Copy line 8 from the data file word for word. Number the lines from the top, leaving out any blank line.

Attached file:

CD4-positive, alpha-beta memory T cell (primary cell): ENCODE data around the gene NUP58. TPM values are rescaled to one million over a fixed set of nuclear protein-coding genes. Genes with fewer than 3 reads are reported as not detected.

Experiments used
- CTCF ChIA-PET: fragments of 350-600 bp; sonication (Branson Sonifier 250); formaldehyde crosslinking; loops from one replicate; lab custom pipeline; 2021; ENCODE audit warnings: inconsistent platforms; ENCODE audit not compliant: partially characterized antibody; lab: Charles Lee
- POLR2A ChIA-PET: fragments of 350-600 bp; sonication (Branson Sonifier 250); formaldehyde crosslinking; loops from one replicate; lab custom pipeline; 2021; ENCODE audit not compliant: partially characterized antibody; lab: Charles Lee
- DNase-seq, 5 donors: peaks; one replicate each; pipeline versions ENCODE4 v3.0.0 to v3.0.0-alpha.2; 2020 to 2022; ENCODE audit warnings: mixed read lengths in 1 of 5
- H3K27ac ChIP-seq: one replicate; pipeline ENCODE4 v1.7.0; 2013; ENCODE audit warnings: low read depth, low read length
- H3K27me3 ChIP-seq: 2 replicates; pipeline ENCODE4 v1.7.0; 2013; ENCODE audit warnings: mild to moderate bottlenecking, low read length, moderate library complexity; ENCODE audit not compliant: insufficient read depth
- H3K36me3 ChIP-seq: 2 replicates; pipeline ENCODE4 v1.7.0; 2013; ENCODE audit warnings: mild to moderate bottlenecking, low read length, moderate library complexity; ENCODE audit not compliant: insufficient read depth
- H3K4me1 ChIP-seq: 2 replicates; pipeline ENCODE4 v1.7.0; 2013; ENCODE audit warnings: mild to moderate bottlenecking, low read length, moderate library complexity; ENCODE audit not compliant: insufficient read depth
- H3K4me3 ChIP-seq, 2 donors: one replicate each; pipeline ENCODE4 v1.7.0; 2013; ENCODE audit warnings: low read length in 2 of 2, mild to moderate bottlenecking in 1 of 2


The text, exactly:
- H3K36me3 ChIP-seq: 2 replicates; pipeline ENCODE4 v1.7.0; 2013; ENCODE audit warnings: mild to moderate bottlenecking, low read length, moderate library complexity; ENCODE audit not compliant: insufficient read depth